Presidents Should Not Legislate Public Policy: Trump Should Be Mediator -In- Chief
President Donald Trump is unleashing a flurry of public policy shifts with his liberal use of Executive Orders and other Presidential powers. Given Trump’s heavy criticism of President Obama for “governing by Executive Order,” he is both guilty of Presidential overreach and hypocrisy. What Obama did and what Trump is doing, however, is nothing new. Presidents have long utilized Executive powers to intentionally circumvent the legislative process and the direct input of Congress, which has weakened the influence of Congress and strengthened the influence of the Executive Branch. The fear is, of course, that expanded Presidential powers make it far easier for an authoritarian regime to take root. On the other hand, there is a very compelling reason most Presidents have unilaterally expanded their own authority or sought added authority from a willing Congress.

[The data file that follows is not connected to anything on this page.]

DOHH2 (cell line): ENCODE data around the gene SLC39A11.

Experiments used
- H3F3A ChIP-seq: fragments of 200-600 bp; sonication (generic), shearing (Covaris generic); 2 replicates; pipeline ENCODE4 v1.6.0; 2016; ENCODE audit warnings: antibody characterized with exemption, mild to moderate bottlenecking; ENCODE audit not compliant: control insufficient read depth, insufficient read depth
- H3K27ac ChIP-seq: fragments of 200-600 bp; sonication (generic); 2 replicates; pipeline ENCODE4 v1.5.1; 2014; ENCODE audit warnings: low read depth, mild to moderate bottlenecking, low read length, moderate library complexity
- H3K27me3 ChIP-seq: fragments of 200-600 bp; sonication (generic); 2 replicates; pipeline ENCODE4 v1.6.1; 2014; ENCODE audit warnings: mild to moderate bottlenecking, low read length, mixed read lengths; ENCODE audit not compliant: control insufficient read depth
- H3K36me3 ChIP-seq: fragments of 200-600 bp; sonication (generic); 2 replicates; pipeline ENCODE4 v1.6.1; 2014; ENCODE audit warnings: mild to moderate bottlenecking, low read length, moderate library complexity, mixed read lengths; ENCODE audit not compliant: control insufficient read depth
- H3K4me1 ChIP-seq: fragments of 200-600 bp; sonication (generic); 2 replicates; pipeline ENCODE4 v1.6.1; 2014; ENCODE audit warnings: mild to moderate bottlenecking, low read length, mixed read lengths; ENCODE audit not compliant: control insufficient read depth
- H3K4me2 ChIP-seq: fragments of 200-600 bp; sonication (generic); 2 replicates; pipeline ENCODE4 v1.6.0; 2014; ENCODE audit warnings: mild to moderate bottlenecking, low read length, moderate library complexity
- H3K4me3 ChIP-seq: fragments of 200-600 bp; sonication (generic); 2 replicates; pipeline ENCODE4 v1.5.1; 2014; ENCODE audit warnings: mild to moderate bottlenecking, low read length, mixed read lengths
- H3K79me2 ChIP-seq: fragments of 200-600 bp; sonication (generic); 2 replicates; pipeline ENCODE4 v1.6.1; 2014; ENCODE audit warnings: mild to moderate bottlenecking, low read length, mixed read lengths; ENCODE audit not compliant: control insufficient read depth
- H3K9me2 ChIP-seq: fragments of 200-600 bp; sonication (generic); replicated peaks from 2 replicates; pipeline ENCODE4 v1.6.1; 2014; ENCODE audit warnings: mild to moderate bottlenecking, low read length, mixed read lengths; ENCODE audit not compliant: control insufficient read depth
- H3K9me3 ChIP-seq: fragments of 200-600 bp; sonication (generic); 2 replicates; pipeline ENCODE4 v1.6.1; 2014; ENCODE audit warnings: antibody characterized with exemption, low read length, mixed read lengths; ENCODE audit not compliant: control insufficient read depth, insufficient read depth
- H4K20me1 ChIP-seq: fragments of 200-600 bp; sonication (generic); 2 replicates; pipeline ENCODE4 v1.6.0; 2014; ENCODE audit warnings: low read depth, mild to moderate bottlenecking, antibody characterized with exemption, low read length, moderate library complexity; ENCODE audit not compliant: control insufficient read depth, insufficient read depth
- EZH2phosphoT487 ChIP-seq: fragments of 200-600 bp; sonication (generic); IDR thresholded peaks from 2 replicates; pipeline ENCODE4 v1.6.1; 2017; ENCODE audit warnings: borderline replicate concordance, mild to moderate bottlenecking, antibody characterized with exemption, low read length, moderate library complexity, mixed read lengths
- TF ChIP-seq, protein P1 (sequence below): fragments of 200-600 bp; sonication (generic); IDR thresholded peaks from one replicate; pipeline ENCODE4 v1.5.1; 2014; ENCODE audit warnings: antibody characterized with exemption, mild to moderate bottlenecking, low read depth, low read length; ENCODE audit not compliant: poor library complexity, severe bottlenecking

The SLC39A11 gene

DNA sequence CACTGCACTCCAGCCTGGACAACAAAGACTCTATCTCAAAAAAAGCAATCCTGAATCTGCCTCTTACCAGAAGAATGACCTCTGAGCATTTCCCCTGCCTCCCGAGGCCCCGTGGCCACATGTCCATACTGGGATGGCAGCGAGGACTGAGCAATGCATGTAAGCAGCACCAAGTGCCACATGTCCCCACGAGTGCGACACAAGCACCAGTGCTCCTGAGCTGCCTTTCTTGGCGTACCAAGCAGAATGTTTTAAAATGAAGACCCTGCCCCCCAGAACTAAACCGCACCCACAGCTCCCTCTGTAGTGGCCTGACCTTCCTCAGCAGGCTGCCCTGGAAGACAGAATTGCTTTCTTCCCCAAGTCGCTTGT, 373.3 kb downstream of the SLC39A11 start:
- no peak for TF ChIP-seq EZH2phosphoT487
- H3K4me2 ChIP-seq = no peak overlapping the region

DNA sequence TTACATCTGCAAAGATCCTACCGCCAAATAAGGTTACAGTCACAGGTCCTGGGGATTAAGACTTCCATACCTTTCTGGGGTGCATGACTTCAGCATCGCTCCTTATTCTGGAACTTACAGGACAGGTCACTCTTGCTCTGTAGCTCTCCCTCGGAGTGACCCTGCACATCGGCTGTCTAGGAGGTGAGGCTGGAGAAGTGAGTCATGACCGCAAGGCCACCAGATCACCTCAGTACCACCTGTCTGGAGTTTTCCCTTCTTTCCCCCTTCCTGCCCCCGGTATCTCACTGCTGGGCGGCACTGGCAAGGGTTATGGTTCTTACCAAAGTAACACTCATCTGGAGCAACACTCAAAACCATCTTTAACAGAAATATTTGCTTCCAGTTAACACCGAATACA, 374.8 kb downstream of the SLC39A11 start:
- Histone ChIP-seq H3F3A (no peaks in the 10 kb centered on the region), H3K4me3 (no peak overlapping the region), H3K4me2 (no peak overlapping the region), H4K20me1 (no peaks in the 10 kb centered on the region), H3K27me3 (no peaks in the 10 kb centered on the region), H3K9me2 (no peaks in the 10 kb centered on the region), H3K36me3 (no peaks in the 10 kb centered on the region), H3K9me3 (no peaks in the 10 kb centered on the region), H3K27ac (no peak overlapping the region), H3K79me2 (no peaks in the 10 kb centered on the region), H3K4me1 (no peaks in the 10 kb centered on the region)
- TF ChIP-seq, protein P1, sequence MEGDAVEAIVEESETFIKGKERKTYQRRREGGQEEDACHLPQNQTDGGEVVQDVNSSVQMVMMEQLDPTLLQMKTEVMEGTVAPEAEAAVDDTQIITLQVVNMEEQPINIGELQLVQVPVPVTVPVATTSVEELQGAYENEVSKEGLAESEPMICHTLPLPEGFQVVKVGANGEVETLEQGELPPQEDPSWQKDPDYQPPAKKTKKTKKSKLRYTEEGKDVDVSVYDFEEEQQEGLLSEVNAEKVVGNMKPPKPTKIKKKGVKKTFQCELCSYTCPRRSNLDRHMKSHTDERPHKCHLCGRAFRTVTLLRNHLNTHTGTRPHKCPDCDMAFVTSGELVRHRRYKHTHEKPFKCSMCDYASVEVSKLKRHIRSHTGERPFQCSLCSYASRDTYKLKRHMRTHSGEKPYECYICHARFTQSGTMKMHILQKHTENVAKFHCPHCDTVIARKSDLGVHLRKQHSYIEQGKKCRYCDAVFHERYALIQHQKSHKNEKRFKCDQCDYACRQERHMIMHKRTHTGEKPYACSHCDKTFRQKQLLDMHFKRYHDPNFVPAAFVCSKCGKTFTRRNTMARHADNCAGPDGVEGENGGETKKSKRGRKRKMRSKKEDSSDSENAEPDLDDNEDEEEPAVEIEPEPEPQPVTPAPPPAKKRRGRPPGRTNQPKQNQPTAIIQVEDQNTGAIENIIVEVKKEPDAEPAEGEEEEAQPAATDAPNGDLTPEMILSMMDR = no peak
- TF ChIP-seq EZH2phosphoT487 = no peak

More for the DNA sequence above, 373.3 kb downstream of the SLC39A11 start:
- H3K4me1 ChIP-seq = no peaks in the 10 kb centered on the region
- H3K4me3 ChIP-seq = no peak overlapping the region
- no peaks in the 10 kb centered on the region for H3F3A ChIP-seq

Where President Obama faced unprecedented obstructionism from Republicans, President Trump faces unprecedented obstructionism from Democrats. Although this escalating cycle of bipartisan obstructionism defines a new era of extreme dysfunction for democratic governance, it is precisely the inability of Congress to respond to issues within a timely manner with effective legislation that pushed Congress to cede its own power to the President. The responsibility of the Executive Branch is to execute the will of Congress and the responsibility of the President is to be the top representative for all Americans. It is the President’s job to serve the interests of US citizens; whereas, members of Congress have the responsibility to represent the interests of their own constituents when crafting public policies for the good of the whole country. Because members of Congress became too interested in bending the legislative process to serve their constituents, i.e. pork, Congress steadily lost the ability to function and had to rely on the President to act.